Sanction changes and drunk-driving injuries/deaths in Taiwan.
Accid Anal Prev. 2017 Aug 14;107:102-109
Authors: Chan YS, Chen CS, Huang L, Peng YI
Driving under the influence (DUI) is one of the major causes of traffic accidents in Taiwan. About 5% of injuries involve DUI, and nearly 20% of deaths are due to alcohol-related crashes. During early 2006 to the end of 2014, the authorities in Taiwan increased the severity of fine and jail penalties for DUI offenders three times. At the same time, the monthly drunk-driving injures decreased nearly 40% and the monthly alcohol-related traffic death dropped more than 80%. In this paper, we examine the effects of sanction changes on the reduction of drunk-driving casualties during this period. We find that drunk-driving injuries and deaths significantly dropped after the statutory changes. The reduction was immediate following all sanction changes that raised the maximum fines or jail terms of DUI offenders. Policies that increased the maximum jail terms of DUI offenders seem to have a better gradual effect on the reduction of alcohol-related traffic casualties. Although increased sanctions are found to be effective in reducing drunk-driving casualties, we need more future research to examine the policy-to-perception and the policy-to-behavior links.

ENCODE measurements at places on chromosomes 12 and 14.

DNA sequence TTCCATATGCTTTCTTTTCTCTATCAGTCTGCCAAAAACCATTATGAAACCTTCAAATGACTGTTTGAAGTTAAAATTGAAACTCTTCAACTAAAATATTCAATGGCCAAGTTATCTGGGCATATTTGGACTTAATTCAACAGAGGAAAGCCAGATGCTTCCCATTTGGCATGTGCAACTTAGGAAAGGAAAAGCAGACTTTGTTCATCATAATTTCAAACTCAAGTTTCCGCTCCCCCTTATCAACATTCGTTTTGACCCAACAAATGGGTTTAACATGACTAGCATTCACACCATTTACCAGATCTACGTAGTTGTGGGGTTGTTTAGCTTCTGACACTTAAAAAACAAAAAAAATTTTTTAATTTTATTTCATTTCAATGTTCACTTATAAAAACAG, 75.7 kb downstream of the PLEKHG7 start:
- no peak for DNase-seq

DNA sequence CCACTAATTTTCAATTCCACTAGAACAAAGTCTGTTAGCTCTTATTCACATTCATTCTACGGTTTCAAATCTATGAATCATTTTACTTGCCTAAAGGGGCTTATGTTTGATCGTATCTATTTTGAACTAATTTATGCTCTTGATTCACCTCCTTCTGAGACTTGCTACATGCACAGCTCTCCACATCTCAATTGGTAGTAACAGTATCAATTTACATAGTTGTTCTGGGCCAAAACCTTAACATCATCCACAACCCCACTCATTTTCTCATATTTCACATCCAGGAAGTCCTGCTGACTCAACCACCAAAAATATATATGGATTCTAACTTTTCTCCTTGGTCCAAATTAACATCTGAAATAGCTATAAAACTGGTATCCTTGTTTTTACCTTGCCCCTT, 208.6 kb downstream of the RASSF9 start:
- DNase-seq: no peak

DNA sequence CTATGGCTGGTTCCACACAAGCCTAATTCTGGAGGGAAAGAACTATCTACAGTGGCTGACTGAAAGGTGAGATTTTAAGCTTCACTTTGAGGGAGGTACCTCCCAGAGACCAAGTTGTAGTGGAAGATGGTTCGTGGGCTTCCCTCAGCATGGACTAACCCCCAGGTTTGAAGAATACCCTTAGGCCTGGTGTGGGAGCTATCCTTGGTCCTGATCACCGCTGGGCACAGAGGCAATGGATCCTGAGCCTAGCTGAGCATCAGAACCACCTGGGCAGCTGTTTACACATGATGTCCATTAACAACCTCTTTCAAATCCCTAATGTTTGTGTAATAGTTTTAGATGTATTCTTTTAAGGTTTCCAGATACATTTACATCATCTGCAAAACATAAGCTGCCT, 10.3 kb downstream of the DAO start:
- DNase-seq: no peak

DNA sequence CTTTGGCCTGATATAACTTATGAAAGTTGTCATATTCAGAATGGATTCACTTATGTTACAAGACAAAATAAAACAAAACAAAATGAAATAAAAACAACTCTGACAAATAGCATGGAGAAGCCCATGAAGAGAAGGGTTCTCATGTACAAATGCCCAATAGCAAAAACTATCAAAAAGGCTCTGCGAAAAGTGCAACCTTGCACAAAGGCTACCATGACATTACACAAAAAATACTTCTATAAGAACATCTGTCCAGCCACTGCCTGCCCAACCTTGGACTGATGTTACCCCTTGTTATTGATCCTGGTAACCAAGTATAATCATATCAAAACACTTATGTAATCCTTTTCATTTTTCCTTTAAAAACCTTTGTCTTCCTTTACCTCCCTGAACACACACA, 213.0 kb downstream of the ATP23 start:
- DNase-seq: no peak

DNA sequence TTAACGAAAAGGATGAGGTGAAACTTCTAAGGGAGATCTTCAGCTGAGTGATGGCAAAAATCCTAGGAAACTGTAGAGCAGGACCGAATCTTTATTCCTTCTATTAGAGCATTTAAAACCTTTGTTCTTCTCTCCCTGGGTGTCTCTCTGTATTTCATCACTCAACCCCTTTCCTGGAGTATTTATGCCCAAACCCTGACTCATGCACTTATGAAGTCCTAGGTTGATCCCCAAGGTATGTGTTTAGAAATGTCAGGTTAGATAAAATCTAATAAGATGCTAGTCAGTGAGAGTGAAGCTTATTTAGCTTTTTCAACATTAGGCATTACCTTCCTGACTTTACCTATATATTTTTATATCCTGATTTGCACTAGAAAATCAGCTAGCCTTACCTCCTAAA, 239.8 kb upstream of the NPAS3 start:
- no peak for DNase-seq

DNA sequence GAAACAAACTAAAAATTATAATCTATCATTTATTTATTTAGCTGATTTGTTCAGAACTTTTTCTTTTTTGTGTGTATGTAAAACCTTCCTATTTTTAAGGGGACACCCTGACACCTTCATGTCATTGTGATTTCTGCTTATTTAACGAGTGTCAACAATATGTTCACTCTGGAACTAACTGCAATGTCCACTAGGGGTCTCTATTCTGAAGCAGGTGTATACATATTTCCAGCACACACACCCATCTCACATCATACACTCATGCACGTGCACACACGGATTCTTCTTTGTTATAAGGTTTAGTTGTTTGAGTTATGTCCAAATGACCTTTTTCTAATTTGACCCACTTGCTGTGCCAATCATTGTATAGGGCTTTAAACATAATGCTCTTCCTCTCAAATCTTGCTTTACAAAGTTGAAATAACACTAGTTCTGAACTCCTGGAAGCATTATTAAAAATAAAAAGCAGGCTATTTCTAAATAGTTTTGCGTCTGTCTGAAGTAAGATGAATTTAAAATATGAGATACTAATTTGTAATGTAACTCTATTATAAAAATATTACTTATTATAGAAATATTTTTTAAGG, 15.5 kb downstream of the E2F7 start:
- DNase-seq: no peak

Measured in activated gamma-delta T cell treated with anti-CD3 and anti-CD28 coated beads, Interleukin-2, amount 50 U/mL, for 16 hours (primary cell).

PMID: 28818681 [PubMed - as supplied by publisher]